When ranked according to market share, the Netherlands ranks fourth. In the paper
, Borderstep writes that Germany has the most data centres, but that the Netherlands is rapidly increasing its market share. According to the paper, “the increase of data centre capacity – by more than 17% – was particularly marked in the Netherlands.”
In 2014, Amsterdam recorded a record take-up of data centres. According to a report
by the real estate consultancy CB Richard Ellis (CBRE), which looks at the data centre market in Europe, the co-location take-up in Amsterdam was 22.3MW, representing a 97% increase on 2013. Last year, Interxion, a Dutch provider of co-location, data centre and managed service solutions, opened a new data centre (AMS-7) in Amsterdam, which has contributed significantly to the increase in supply that made the growth in take-up possible.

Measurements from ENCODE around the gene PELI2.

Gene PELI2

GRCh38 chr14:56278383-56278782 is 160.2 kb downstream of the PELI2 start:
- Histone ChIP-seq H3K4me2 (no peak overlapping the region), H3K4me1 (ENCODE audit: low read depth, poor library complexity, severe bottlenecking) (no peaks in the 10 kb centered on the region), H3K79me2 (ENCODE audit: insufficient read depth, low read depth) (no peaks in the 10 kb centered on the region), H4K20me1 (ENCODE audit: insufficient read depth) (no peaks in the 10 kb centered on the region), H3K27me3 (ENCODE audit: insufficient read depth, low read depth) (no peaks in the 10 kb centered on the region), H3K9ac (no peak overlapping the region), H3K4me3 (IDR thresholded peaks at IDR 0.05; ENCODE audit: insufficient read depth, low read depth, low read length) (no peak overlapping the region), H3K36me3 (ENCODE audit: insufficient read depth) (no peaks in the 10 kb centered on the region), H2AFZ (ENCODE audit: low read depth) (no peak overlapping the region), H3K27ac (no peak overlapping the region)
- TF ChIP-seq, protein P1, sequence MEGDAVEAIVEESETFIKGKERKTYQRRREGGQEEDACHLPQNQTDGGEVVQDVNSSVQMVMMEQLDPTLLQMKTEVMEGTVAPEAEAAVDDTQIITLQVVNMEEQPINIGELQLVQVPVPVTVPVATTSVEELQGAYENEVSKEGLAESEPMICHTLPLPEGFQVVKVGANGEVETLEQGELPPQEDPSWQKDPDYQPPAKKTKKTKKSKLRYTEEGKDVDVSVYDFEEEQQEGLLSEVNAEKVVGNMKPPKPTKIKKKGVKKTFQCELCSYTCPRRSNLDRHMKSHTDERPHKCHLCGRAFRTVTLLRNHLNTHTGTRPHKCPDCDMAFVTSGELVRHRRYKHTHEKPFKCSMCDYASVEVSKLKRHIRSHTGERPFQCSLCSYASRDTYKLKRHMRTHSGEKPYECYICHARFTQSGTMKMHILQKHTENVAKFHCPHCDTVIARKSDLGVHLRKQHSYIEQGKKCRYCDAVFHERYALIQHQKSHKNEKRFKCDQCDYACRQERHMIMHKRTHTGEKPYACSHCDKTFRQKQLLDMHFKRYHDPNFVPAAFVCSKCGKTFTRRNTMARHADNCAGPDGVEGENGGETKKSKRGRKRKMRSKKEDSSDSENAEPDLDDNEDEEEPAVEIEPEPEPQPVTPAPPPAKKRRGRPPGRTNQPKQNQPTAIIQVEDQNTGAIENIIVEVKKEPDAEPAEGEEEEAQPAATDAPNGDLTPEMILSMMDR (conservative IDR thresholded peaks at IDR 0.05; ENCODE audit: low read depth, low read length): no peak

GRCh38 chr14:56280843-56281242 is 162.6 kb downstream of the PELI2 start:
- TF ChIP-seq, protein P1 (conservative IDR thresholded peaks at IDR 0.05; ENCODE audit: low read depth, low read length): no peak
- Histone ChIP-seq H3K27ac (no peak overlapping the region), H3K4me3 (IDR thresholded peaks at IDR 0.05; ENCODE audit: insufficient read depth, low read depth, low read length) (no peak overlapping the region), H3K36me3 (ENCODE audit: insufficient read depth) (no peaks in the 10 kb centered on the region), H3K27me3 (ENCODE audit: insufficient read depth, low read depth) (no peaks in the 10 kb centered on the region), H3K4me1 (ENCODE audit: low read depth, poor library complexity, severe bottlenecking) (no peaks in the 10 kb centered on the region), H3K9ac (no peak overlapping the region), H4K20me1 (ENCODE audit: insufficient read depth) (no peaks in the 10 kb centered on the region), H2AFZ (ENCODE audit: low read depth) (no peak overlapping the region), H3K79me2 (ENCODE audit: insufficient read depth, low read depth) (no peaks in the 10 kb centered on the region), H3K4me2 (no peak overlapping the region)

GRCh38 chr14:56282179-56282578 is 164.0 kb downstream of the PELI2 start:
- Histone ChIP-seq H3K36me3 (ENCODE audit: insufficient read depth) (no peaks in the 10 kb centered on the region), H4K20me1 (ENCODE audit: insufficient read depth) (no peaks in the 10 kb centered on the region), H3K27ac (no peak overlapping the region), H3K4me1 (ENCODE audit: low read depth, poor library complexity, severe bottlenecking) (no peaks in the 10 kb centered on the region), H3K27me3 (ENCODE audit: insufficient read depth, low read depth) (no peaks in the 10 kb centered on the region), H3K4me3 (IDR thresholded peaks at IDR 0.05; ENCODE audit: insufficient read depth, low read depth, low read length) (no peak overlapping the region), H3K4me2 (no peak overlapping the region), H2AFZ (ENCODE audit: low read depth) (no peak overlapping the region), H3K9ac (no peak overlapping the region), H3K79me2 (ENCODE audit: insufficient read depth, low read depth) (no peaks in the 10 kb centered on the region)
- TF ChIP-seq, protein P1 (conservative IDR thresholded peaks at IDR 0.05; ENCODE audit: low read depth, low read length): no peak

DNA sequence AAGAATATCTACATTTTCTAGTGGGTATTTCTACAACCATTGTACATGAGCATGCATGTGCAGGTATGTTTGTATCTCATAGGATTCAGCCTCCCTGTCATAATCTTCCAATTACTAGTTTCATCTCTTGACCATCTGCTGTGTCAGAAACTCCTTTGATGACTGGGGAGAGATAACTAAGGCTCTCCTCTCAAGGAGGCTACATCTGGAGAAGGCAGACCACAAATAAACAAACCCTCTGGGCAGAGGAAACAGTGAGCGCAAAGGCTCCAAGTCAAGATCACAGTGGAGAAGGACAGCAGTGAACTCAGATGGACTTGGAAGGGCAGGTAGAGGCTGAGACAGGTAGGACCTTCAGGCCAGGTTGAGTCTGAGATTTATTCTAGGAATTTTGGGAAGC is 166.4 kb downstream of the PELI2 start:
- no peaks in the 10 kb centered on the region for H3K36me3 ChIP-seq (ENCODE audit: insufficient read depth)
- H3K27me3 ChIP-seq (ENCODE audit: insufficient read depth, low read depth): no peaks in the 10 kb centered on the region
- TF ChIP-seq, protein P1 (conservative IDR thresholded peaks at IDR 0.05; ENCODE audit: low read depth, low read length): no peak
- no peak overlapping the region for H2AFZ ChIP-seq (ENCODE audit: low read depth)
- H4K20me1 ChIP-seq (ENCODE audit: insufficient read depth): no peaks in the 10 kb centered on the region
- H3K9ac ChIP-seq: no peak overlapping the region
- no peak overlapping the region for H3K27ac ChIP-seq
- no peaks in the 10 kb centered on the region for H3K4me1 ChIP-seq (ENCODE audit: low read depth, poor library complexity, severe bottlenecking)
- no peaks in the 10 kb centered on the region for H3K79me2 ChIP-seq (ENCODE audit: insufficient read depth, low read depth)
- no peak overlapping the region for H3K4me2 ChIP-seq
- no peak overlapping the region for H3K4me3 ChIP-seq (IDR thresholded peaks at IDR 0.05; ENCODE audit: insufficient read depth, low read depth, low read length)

Emphasis on saving energy
According to the Borderstep paper, some of the reasons for the attractiveness of the Netherlands as data centre location are moderate electricity costs for data centres and excellent connectivity. Amsterdam has established itself as a green and connected capital for data centres because of the strict rules it imposes on the power usage efficiency (PUE) of data centres. The city of Amsterdam has established a maximum of a data centre PUE ratio of 1.3. This results in more sustainable data centres that consume less energy than average.
Also crucial to Amsterdam's success in the data centre sector is the city's position as a connectivity hub. The Amsterdam Metropolitan Area is extremely well connected – not only geographically but also digitally, thanks to innovative projects such as the Amsterdam Internet Exchange (AMS-IX)
. AMS-IX is one of the world's largest digital exchange platforms and is renowned for its reliability, quality and low costs.